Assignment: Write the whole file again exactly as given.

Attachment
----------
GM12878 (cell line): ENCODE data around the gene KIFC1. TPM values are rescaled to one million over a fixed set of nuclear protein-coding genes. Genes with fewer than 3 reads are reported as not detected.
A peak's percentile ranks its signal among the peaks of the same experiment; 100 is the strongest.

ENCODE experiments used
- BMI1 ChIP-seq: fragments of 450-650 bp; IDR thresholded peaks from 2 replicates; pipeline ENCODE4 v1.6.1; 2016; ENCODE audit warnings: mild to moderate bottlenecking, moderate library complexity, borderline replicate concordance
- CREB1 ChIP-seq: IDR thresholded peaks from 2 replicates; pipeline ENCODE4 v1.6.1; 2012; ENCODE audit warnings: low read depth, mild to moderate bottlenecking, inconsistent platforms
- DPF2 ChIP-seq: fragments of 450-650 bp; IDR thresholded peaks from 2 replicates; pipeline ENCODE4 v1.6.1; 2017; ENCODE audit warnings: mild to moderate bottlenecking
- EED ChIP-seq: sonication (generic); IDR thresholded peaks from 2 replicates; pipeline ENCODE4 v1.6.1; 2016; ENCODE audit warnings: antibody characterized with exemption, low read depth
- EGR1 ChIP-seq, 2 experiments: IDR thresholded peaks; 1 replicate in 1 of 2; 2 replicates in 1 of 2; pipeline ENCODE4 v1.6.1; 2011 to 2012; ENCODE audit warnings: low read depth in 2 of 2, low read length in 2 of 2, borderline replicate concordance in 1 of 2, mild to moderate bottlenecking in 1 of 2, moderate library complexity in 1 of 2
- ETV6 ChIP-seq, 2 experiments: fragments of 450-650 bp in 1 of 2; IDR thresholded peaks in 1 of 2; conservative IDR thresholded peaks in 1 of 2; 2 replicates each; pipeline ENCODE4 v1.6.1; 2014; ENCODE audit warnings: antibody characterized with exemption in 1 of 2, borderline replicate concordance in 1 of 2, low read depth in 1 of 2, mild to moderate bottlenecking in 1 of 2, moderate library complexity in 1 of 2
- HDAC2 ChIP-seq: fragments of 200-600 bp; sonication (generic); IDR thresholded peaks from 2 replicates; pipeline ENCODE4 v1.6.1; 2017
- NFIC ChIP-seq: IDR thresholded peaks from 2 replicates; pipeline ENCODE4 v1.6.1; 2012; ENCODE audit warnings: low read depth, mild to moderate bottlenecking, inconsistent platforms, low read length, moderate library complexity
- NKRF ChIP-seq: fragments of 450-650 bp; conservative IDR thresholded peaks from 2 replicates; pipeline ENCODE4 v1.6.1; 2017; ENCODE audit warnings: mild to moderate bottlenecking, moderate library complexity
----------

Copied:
GM12878 (cell line): ENCODE data around the gene KIFC1. TPM values are rescaled to one million over a fixed set of nuclear protein-coding genes. Genes with fewer than 3 reads are reported as not detected.
A peak's percentile ranks its signal among the peaks of the same experiment; 100 is the strongest.

ENCODE experiments used
- BMI1 ChIP-seq: fragments of 450-650 bp; IDR thresholded peaks from 2 replicates; pipeline ENCODE4 v1.6.1; 2016; ENCODE audit warnings: mild to moderate bottlenecking, moderate library complexity, borderline replicate concordance
- CREB1 ChIP-seq: IDR thresholded peaks from 2 replicates; pipeline ENCODE4 v1.6.1; 2012; ENCODE audit warnings: low read depth, mild to moderate bottlenecking, inconsistent platforms
- DPF2 ChIP-seq: fragments of 450-650 bp; IDR thresholded peaks from 2 replicates; pipeline ENCODE4 v1.6.1; 2017; ENCODE audit warnings: mild to moderate bottlenecking
- EED ChIP-seq: sonication (generic); IDR thresholded peaks from 2 replicates; pipeline ENCODE4 v1.6.1; 2016; ENCODE audit warnings: antibody characterized with exemption, low read depth
- EGR1 ChIP-seq, 2 experiments: IDR thresholded peaks; 1 replicate in 1 of 2; 2 replicates in 1 of 2; pipeline ENCODE4 v1.6.1; 2011 to 2012; ENCODE audit warnings: low read depth in 2 of 2, low read length in 2 of 2, borderline replicate concordance in 1 of 2, mild to moderate bottlenecking in 1 of 2, moderate library complexity in 1 of 2
- ETV6 ChIP-seq, 2 experiments: fragments of 450-650 bp in 1 of 2; IDR thresholded peaks in 1 of 2; conservative IDR thresholded peaks in 1 of 2; 2 replicates each; pipeline ENCODE4 v1.6.1; 2014; ENCODE audit warnings: antibody characterized with exemption in 1 of 2, borderline replicate concordance in 1 of 2, low read depth in 1 of 2, mild to moderate bottlenecking in 1 of 2, moderate library complexity in 1 of 2
- HDAC2 ChIP-seq: fragments of 200-600 bp; sonication (generic); IDR thresholded peaks from 2 replicates; pipeline ENCODE4 v1.6.1; 2017
- NFIC ChIP-seq: IDR thresholded peaks from 2 replicates; pipeline ENCODE4 v1.6.1; 2012; ENCODE audit warnings: low read depth, mild to moderate bottlenecking, inconsistent platforms, low read length, moderate library complexity
- NKRF ChIP-seq: fragments of 450-650 bp; conservative IDR thresholded peaks from 2 replicates; pipeline ENCODE4 v1.6.1; 2017; ENCODE audit warnings: mild to moderate bottlenecking, moderate library complexity